After a month of salacious tv ads, accusations from all sides, and 300 million dollars we have achieved…absolutely nothing! Actually I think everyone got what they wanted in this election. The Conservatives have more seats, but still a minority which is what most of Canada wants anyway. I don’t think the Conservatives have themselves to congratulate for their 19 new seats. The Liberal party’s media presence, at least in the west, was next to nothing. I think many people voted for their Conservative MP candidate just so Harper would get out of that goofy sweater vest and stop attempting to smile. However, it’s more likely that the Liberals have done nothing to shake the image that they only care about Ontario and Quebec. Not only that, if you have a place like BC with bad memories of a provincial NDP government, we are left with no centrist alternative to vote for.

Now, I’m not saying that Canada is going through a new phase of Reaganomics, Thatcherism, or any other variation “Big government=Bad, No taxes=Good” philosophy. It’s just nice to know that we can pay for the kind of services we expect from the government without burdening future generations. We love the idea that we can get our medicine, military and employment insurance without running a deficit. The Conservatives bring this ideal to the table, but it doesn’t cover other issues that Canadians are concerned about, like the environment or poverty. The other parties were very passionate about these issues, but offered little information as to how their strategies would work without bankrupting the country.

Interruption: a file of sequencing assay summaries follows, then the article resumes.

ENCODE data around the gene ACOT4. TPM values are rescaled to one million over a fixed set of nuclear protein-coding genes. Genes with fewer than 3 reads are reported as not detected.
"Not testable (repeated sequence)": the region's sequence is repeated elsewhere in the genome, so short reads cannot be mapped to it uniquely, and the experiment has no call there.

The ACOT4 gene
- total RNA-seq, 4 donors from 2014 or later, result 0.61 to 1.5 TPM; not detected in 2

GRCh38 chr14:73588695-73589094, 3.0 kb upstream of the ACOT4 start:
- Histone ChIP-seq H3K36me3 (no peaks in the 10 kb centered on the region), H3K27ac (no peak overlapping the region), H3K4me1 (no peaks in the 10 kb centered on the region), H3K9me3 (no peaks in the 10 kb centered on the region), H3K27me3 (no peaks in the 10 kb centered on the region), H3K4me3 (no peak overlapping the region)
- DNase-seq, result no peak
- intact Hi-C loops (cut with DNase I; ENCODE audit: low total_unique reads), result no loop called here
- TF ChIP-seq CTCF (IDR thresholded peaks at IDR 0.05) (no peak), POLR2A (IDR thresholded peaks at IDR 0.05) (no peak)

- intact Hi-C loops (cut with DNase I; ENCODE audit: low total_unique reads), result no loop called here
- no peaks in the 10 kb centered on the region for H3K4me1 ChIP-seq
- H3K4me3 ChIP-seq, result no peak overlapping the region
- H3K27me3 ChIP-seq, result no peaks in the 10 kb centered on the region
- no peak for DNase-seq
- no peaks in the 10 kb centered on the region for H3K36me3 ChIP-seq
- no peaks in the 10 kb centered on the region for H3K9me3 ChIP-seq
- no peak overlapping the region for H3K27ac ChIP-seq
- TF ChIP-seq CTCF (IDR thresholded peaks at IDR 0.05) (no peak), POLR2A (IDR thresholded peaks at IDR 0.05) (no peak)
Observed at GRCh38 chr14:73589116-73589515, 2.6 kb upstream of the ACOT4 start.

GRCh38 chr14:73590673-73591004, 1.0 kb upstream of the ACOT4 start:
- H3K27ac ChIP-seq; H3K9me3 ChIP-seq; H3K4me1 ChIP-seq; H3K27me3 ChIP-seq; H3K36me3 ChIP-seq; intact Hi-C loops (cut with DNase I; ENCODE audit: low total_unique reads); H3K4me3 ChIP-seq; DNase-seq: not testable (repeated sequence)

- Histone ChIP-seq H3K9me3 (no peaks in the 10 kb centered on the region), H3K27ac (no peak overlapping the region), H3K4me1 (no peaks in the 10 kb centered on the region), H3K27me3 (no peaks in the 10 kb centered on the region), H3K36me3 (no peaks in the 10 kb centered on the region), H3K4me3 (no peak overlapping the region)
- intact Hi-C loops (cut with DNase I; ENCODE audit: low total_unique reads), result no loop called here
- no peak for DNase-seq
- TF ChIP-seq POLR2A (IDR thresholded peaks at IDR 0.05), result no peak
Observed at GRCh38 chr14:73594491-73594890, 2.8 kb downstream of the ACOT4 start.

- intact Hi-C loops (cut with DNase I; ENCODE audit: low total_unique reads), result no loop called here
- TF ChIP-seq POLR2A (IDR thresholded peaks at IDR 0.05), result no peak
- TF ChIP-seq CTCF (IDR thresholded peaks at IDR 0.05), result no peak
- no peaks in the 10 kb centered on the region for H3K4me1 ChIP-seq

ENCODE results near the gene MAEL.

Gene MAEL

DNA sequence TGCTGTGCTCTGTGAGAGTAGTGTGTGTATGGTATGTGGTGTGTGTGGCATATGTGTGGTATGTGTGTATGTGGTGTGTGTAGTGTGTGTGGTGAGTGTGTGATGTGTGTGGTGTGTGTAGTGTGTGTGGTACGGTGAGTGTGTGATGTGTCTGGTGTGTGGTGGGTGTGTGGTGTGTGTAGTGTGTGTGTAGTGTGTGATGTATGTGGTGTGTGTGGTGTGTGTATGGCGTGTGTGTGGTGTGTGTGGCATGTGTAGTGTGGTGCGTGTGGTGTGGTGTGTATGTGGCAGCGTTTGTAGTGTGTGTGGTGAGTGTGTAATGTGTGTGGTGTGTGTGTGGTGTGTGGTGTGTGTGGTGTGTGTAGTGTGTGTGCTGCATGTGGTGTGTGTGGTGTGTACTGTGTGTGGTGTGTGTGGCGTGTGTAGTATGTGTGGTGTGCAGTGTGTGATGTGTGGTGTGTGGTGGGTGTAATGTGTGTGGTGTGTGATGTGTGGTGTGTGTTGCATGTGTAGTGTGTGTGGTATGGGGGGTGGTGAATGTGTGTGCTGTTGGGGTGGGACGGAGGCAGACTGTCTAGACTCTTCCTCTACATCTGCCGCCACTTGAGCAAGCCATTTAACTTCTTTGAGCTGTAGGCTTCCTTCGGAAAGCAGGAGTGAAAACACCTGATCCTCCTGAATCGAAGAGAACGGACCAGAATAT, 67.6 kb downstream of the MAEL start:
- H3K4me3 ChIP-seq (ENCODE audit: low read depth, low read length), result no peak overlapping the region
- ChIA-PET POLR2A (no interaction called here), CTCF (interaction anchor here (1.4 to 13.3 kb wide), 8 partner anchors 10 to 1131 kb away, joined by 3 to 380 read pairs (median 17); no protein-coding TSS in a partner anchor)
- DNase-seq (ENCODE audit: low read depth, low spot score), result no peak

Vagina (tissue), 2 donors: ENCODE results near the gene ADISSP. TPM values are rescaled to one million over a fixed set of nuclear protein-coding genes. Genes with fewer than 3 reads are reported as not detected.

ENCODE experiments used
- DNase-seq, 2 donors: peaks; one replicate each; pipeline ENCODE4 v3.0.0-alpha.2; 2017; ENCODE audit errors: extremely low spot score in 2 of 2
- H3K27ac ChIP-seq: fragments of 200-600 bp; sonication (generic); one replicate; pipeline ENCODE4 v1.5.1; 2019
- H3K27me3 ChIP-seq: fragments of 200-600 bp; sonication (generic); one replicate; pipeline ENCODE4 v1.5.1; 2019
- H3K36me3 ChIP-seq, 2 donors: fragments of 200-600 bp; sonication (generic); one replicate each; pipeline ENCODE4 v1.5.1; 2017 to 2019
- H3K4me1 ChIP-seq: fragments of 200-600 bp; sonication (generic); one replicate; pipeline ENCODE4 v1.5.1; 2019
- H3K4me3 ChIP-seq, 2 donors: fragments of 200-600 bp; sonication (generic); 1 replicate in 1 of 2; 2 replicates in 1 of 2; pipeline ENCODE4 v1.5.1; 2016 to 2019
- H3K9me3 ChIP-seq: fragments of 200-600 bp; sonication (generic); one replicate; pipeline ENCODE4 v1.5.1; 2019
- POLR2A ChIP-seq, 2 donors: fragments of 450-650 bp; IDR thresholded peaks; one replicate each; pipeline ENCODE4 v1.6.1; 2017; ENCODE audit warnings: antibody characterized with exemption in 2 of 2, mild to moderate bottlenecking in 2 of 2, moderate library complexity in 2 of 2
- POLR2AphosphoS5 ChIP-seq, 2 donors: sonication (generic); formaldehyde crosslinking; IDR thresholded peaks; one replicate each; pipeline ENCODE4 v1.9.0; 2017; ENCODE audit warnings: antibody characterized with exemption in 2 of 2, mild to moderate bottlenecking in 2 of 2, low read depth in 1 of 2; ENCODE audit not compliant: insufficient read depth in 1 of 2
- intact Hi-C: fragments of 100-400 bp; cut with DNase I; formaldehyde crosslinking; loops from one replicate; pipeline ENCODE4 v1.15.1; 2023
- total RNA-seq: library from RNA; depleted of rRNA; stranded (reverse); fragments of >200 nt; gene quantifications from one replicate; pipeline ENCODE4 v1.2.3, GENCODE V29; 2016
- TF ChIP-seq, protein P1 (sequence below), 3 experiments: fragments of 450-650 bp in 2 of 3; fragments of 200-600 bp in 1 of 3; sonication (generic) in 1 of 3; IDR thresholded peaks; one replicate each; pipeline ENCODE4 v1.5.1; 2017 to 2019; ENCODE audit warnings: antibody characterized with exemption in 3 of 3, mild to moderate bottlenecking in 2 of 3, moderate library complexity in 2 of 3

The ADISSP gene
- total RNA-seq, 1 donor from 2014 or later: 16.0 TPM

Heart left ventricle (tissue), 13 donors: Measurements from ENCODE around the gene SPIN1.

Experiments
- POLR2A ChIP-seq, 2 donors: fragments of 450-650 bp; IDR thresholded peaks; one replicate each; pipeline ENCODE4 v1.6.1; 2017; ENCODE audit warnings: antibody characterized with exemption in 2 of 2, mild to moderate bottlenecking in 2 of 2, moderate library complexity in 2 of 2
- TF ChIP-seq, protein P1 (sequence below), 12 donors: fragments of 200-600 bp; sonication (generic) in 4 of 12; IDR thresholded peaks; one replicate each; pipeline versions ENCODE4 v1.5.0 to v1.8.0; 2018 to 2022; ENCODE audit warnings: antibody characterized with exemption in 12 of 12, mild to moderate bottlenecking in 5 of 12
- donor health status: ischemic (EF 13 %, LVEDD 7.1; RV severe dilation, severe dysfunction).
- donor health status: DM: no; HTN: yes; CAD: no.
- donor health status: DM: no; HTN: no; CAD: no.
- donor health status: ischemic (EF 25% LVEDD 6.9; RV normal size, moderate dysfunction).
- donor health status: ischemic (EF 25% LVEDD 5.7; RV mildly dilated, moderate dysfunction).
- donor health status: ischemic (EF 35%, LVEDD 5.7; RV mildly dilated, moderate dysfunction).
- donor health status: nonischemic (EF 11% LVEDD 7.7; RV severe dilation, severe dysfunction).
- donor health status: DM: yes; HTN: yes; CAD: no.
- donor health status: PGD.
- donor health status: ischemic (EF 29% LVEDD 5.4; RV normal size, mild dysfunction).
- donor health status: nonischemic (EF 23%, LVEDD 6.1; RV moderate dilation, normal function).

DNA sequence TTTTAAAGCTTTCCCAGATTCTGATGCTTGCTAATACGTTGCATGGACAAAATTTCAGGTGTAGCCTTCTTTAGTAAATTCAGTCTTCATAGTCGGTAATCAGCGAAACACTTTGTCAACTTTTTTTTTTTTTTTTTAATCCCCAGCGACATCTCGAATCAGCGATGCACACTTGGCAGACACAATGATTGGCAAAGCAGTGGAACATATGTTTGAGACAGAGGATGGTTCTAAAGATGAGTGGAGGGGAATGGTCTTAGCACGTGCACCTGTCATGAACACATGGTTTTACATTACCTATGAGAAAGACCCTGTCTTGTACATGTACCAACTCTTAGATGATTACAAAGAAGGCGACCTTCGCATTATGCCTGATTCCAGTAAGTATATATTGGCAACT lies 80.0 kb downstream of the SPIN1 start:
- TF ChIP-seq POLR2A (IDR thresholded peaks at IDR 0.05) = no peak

The Liberals “Green Shift” plan that cost them so much seats could have been a blessing if they had simply published some data on how it would work. It could have created jobs and spurred innovation in many industry sectors, but we wouldn’t have known that because the other parties had control of the plan’s image. The average commercial webserver can send out the equivalent of the library of congress in a matter of hours. It shouldn’t be a stretch publish white papers, datasets, or bill drafts of any kind.. The Liberals chose to respond by repeating themselves rather than provide more detail, like they were guarding the plans for the atom bomb. The rumour mills provided by the NDP and Conservatives were able to build on that uncertainty until both parties had gained seats in the election.